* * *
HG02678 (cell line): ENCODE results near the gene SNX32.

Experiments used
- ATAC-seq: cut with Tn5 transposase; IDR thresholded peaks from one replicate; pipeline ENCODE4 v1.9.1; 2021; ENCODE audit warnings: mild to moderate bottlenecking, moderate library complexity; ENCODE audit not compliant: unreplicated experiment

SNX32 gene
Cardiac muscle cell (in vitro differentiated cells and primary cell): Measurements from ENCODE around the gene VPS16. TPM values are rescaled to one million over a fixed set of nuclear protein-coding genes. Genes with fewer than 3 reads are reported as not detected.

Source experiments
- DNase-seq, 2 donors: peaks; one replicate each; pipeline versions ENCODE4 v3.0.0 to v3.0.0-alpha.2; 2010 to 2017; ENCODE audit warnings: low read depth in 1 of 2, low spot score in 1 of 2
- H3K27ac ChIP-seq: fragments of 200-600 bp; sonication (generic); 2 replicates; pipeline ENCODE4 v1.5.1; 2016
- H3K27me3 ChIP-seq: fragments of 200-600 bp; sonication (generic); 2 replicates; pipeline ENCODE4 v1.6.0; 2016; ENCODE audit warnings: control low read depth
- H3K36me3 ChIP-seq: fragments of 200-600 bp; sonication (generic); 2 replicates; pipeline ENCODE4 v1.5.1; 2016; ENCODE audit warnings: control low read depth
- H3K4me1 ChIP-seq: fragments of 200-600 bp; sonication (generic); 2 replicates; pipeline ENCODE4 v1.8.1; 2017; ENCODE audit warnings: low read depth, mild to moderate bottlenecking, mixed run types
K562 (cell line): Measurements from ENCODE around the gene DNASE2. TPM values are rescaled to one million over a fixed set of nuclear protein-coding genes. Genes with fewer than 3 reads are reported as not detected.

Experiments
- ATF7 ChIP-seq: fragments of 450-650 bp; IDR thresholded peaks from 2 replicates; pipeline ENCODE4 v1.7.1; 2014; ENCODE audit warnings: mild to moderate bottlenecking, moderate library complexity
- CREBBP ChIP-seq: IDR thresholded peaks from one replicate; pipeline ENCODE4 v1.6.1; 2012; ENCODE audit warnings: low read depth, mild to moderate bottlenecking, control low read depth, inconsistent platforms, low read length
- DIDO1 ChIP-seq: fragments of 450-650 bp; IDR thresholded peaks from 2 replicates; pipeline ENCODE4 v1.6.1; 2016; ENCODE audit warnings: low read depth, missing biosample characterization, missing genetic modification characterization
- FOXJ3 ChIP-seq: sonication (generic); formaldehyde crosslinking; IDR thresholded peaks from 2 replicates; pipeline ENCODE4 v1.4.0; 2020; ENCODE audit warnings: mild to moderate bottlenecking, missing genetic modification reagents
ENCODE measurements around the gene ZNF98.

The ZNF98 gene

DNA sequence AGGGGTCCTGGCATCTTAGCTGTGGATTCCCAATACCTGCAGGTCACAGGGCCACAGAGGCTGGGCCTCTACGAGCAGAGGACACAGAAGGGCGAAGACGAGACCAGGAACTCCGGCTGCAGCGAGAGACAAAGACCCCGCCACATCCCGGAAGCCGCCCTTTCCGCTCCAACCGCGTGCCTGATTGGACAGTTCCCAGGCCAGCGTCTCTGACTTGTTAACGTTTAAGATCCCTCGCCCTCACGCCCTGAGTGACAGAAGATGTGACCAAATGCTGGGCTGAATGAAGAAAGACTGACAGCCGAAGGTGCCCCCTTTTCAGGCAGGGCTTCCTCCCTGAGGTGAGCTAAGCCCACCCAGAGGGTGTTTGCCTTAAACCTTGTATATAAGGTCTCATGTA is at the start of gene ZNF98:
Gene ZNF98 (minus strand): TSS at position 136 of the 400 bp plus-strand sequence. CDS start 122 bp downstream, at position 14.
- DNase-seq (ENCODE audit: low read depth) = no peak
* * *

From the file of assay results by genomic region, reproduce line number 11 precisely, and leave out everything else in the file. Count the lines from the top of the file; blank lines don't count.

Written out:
- H3K4me1 ChIP-seq: fragments of 200-600 bp; sonication (generic); 2 replicates; pipeline ENCODE4 v1.8.1; 2017; ENCODE audit warnings: low read depth, mild to moderate bottlenecking, mixed run types